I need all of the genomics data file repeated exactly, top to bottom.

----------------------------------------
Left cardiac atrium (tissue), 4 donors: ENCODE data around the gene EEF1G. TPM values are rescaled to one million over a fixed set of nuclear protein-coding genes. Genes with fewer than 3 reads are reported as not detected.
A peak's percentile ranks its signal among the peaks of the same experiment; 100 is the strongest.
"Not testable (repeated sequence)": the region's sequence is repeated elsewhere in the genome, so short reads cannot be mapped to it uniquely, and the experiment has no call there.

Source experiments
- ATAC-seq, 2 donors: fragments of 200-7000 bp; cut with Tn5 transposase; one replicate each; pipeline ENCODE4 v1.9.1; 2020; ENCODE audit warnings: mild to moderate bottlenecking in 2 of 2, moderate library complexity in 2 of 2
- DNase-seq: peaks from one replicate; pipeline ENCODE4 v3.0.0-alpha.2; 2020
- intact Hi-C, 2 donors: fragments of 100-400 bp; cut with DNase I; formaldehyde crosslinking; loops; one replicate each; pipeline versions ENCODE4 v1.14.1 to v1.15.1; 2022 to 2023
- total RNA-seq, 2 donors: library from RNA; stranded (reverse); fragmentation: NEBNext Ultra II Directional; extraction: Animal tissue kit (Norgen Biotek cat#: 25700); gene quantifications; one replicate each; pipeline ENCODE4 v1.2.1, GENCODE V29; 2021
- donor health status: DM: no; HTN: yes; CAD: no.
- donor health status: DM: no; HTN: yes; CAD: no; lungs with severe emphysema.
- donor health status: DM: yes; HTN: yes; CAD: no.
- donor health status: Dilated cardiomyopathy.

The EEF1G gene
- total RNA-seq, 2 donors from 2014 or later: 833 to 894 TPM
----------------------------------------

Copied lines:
Left cardiac atrium (tissue), 4 donors: ENCODE data around the gene EEF1G. TPM values are rescaled to one million over a fixed set of nuclear protein-coding genes. Genes with fewer than 3 reads are reported as not detected.
A peak's percentile ranks its signal among the peaks of the same experiment; 100 is the strongest.
"Not testable (repeated sequence)": the region's sequence is repeated elsewhere in the genome, so short reads cannot be mapped to it uniquely, and the experiment has no call there.

Source experiments
- ATAC-seq, 2 donors: fragments of 200-7000 bp; cut with Tn5 transposase; one replicate each; pipeline ENCODE4 v1.9.1; 2020; ENCODE audit warnings: mild to moderate bottlenecking in 2 of 2, moderate library complexity in 2 of 2
- DNase-seq: peaks from one replicate; pipeline ENCODE4 v3.0.0-alpha.2; 2020
- intact Hi-C, 2 donors: fragments of 100-400 bp; cut with DNase I; formaldehyde crosslinking; loops; one replicate each; pipeline versions ENCODE4 v1.14.1 to v1.15.1; 2022 to 2023
- total RNA-seq, 2 donors: library from RNA; stranded (reverse); fragmentation: NEBNext Ultra II Directional; extraction: Animal tissue kit (Norgen Biotek cat#: 25700); gene quantifications; one replicate each; pipeline ENCODE4 v1.2.1, GENCODE V29; 2021
- donor health status: DM: no; HTN: yes; CAD: no.
- donor health status: DM: no; HTN: yes; CAD: no; lungs with severe emphysema.
- donor health status: DM: yes; HTN: yes; CAD: no.
- donor health status: Dilated cardiomyopathy.

The EEF1G gene
- total RNA-seq, 2 donors from 2014 or later: 833 to 894 TPM